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Location of Inverkeithny Parish

See the Maps Section below for links to a fully-detailed version of this location plan.

"A very large burn, or rivulet, which comes through the parishes of Drumblade and Forgue, falls into the river Deveron, near the church, from which it is probable the parish derives the name of Inverkeithny. The parish is situated on the S. side of the river, and is in the commissariot of Moray. It is in length, along the river side, from 5 to 6 English miles, and between 4 and 5 in breadth. ... A considerable quantity of grain is annually raised in the parish. The rent is fully 900 L. Sterling. ... There is scarcely anything in the parish, that can be called moss or peats. The inhabitants are supplied with peats from the mosses of Foudland, in the parish of Forgue, and of Auchintoul, in the parish of Marnoch. They also burn a kind of turf, which they get upon the hills. Banff is the nearest sea-port where coals can be got, which is about 12 English miles distant from the church." From The Statistical Account for Scotland, 1791-1799 Volume XVI, Banffshire, Moray & Nairnshire.


Monumental Inscriptions for Inverkeithny have been published by Aberdeen And North-East Scotland FHS (ANESFHS) (Booklet AA142).

These are included in the Online Index to the MIs

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Aberdeen And North-East Scotland FHS (ANESFHS) have published a name Index to the 1851 Census for Banffshire. Inverkeithny (together with Marnoch, Forglen and Rothiemay) is published as code AA211.

ANESFHS also hold unpublished indexes and transcriptions of the 1861 Census for most Banffshire parishes (including Inverkeithny).

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Church Records

Kirk of Scotland
Kirk Session Records

Kirk Session records generally include records of Discipline, which often include information on illegitimate births, and Accounts, which may mention persons on Poor Relief. The surviving Inverkeithny Kirk Session records are listed on a separate webpage.

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Description and Travel

A transcript of Parish of Inverkeithny by Rev. Mr. John Milne.

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There is a wide range of maps available for Inverkeithny, historical and modern, on paper and online. Many ancient placenames continue in use, and will therefore appear on modern maps, but as parishes ceased to be of any significance for Local Government in Scotland in 1976, parish boundaries will be found only on historical maps.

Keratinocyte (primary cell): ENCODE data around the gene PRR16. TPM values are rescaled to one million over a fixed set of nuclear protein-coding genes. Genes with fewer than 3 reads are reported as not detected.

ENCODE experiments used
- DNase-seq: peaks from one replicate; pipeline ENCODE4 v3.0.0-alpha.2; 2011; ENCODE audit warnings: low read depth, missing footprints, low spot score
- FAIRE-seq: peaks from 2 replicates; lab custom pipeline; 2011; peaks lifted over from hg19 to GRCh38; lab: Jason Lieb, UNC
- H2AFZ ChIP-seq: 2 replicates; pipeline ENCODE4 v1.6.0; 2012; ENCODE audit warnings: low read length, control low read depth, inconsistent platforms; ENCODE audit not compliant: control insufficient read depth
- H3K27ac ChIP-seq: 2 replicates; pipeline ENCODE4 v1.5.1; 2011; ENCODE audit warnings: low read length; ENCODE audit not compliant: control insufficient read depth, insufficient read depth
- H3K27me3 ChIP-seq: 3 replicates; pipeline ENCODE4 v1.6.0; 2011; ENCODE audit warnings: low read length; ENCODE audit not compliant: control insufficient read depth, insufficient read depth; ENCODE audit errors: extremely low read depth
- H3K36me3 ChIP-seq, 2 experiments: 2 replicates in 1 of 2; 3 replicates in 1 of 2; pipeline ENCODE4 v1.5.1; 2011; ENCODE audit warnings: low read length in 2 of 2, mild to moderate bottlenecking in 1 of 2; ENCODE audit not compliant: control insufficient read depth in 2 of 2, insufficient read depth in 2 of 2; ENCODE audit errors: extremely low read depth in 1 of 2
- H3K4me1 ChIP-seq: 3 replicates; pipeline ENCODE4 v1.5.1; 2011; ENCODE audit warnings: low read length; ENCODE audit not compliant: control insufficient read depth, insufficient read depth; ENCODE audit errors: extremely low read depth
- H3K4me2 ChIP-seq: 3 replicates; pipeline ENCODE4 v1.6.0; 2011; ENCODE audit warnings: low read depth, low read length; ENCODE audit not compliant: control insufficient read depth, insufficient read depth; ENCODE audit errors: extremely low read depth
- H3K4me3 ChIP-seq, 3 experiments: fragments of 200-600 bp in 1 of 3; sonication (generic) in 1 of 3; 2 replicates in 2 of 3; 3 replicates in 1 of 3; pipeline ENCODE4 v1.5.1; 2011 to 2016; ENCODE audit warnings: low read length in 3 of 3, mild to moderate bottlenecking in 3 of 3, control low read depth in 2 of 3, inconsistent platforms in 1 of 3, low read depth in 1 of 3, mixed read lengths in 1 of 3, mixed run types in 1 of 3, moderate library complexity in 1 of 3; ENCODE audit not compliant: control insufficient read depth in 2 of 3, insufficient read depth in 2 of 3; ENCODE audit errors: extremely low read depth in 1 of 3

Maps on Paper
Maps Online

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Names, Geographical

You can view a comprehensive Gazetteer list for Inverkeithny including placenames culled from the Ordnance Survey "Explorer" (1:25000) map, the 1896 Ordnance Survey 1" map, the 1841, 1851 and 1861 Census and Thomson's "Atlas of Scotland" (1832).

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Poorhouses, Poor Law etc

Under the "Poor Law Amendment Act, Scotland" (1845) responsibility for Poor Relief was taken from the Parishes of the Kirk of Scotland, and vested in new Parochial Boards, whose territories largely coincided with the old parishes. The Parochial Boards were not (as in England) grouped into Poor Law Unions, and there were few Poorhouses outside the cities and large towns.

Day-to-day administration of the Poor Law was in the hands of the Inspector of the Poor for each parish, and these Inspectors were obliged by law to maintain detailed records of applications and of relief supplied. The most valuable of these are the "Record of Applications" and the "General Register of the Poor". The "Minutes" are very variable, but on occasion can also contain information on named individuals.

The following Poor Law records have survived for the Parish of Inverkeithny:

These are held by Aberdeen City Archives. The records are available for viewing, subject to the 100-year rule.
Items marked * are included in a name index compiled by Aberdeen And North-East Scotland FHS (ANESFHS), and held by both ANESFHS and Aberdeen City Archives.

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Year 1801 1811 1821 1831 1841 1851 1861
Population 503 533 577 589 687 835 880

Year 1871 1881 1891 1901 1911 1921 1931
Population 1000 909 826 769 725 667 640

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If you have found any errors or omissions, or have any suggestions about this page, please use the feedback form

This page was originally based on information supplied to GENUKI by Gordon Troup.
Last updated: 8 April 2006, Gavin Bell.

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